Southern Cross Creations
An Australian Woman's Journal
Journal Archive: March 2003
19 March 2003
Last August I bought some of Cherry's carded batts of Romney wool, colour blended blues with natural colours, I couldn't resist. Here's one of my handspun skeins from that impulse, destined for weaving.
I decided to dye some of my white handspun yarn today. First step: clear a
space on the bench in the laundry where there is plenty of ventilation. That's
because my laundry has only 1-1/2 walls and a tin roof. It's a wonderful space
for dyeing, there's a gas bottle and burner plus a set of stainless steel laundry
trays and ample water at this time. A solar hot water generator on the roof
provides hot water thanks to the recent sunshine. I'm using some new-to-me colours
by Gaywool dyes. The first skeins are cooling in the pot, dyed raspberry, and
tomorrow I shall do two more colours. I'll put up images after the skeins are
10 March 2003
I spin mostly in the evenings, black alpaca is easier to spin in the light of
day. Full light and no breeze, those are the main requirements to spin this
dark, slippery fibre. I like it. I gently tear off strips from the carded batts
that Jerry prepared and elongate them into wispy rovings which spin up beautifully.
I'm amazed that the alpaca holds together so well under such treatment. The
worse thing to happen, besides that sudden breeze that lifts and waves the wispy
roving like the flag on the moon, is when the dog drops her tennis ball into
the middle of the roving pile. One time she stuffed that ball under my treadle,
what a hint.
Back to spinning white wool from a mystery fleece that I couldn't resist at the guild's sale last year. You may notice that I'm spinning barefoot. Lots of spinners do... or maybe it's just spinners in the Tropics? I'll have close to 270 gm (9 oz) when this lot is all spun. My plan is to dye it in three separate colours.
Jerry made a CD drop spindle for me after we found the simple plans online. It's so easy to take along when I'm away from home. I usually take my spinning wheel when I attend craft meetings, but you can't beat the portability of a drop spindle. The two CDs that form the whorl attract Aha! comments about clever uses for throw away CDs. If you want a heavier yarn, you make the whorl heavier by adding more CDs.
9 March 2003
Here's the green tree frog that appeared one evening next to the telephone (as described in February).
I wish we'd taken along the camera yesterday when we drove up to the Community Centre. A large lizard crossed the road in front of us and climbed a tree. He had to be a lace monitor. Quite dark with creamy, yellow spots and bands, he was about 1.5 metres long! I bet he was checking out the chickens next door.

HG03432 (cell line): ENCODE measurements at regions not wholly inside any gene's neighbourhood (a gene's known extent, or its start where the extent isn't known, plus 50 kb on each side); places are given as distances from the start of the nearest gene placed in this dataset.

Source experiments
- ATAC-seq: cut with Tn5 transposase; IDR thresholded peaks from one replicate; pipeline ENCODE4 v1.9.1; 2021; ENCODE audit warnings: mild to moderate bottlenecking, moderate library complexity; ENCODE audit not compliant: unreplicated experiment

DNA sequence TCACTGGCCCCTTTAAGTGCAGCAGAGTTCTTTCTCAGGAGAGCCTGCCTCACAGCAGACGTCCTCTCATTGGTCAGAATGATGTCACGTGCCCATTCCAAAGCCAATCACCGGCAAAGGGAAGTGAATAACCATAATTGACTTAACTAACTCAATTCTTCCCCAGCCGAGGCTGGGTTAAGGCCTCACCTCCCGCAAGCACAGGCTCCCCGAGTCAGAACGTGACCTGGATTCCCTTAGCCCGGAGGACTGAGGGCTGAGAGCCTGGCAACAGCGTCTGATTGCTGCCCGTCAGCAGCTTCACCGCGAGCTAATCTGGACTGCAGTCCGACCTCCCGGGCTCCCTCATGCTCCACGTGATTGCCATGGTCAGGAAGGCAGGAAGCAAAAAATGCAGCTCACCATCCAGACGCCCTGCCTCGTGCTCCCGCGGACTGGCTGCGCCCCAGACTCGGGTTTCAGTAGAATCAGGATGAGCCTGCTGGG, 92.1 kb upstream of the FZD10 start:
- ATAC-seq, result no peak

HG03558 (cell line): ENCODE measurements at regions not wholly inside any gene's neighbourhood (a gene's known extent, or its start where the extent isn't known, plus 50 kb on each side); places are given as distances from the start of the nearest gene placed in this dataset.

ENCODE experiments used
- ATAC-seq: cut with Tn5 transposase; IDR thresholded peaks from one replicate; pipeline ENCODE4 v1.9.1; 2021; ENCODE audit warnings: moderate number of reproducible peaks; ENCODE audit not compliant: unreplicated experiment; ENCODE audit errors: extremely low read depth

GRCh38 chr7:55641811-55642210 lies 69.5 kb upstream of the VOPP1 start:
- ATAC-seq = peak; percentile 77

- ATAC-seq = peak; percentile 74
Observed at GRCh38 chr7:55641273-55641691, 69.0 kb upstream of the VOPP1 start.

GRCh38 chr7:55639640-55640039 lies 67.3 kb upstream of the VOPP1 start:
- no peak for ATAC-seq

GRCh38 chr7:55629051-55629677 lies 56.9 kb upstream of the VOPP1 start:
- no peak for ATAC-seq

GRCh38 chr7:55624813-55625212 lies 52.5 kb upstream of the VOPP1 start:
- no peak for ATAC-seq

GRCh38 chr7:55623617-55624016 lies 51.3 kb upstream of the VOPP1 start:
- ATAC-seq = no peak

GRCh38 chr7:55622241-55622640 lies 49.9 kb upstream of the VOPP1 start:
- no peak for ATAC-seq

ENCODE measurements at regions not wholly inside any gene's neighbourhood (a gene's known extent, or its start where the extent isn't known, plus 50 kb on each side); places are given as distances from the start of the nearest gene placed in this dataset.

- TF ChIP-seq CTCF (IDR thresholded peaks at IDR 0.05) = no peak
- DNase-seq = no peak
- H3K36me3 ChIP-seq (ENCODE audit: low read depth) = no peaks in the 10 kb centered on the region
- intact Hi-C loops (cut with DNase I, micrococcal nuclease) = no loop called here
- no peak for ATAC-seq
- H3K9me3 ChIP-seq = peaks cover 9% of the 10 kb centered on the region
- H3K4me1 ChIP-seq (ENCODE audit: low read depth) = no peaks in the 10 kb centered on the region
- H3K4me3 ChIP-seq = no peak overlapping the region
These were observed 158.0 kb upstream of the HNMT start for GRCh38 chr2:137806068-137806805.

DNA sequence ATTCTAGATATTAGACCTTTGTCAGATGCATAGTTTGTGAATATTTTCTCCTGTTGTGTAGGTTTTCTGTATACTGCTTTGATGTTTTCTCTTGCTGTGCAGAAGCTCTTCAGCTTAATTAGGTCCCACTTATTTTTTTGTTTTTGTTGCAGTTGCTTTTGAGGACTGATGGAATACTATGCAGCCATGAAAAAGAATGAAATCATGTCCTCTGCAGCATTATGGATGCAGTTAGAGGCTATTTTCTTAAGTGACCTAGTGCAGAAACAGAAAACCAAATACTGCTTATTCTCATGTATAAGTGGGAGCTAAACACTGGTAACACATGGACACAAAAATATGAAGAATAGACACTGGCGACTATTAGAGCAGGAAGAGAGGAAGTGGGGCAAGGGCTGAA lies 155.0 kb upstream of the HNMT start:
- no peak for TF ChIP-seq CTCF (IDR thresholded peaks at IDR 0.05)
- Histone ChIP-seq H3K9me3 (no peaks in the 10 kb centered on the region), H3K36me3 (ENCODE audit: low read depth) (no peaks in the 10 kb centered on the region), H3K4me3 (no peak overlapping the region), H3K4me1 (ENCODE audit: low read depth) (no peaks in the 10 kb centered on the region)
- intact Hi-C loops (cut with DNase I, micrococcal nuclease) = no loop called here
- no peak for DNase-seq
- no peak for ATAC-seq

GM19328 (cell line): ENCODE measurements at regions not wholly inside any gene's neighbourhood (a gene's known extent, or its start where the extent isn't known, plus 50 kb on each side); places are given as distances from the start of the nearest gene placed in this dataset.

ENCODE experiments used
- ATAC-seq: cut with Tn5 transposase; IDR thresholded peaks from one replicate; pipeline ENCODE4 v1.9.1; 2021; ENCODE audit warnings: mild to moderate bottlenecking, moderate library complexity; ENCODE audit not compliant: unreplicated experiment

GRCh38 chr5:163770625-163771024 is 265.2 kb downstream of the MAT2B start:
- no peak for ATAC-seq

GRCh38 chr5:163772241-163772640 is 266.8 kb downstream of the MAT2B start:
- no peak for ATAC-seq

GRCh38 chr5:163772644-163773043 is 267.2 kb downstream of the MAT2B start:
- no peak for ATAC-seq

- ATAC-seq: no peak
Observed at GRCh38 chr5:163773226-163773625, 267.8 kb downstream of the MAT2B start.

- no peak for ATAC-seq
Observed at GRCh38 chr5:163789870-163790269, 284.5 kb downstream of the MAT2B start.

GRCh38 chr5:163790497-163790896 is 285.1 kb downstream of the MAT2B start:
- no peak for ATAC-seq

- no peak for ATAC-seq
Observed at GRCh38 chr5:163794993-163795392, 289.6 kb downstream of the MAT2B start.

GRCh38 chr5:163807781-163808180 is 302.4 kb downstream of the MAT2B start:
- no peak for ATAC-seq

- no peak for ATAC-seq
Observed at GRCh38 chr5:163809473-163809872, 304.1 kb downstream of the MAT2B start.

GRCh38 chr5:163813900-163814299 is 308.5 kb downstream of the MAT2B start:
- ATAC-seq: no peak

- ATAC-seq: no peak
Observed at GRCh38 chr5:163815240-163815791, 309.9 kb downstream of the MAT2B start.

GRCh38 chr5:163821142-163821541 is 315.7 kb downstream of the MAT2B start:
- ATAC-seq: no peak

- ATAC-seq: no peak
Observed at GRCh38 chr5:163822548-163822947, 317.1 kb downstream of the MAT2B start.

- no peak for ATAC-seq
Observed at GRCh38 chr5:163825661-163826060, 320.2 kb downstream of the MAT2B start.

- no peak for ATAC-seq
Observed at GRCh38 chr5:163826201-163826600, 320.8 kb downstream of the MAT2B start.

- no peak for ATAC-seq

The creek doesn't run year round. Maybe that makes us appreciate it all the more. I can hear it singing in the quiet of the early morning. Some years it roars.
About a week ago we got more than 75mm (3 inches) of rain in 12 hours. We don't usually worry when the creek is too high to cross. This time I kept my eye on the rising water at the crossing as I had promised to drive someone to the hospital for tests. I am so grateful that the rain slackened, the water level at the crossing fell and I could drive our 4WD safely across. I went in a day early just to be sure and spent a couple of nights in Cairns. All went well.
The leaves in the bottom of our favourite swimming hole have been swept away. Back at home, Jerry and I went for a swim, the dog romped along the bank, wanting to join us, but not enough to get wet. Not a sound or sight of another soul. I floated downstream on my back, looking through leafy branches to an indigo sky. Serenity in abundance.
Our home is not screened, as you may have guessed from my comments on the number
of insect visitors we get, like this moth. We do use a mossie net over the bed,
though mossies have not been much of a problem this year.
The colours of the bush around us tend to be subtle, native blossoms are often creamy, the Australian colours of green and gold are everywhere. The occasional spot of bright colour grabs your eye. Like this fungus, growing in leaf litter. About 100mm (4inches) high, it seems to attact flies.
Another native plant that is colourful at this time of year is the small, ground-hugging
grevillea dryandrii, whose blossom clusters are pink, rose, white and gold.
Site updated 25 April 2004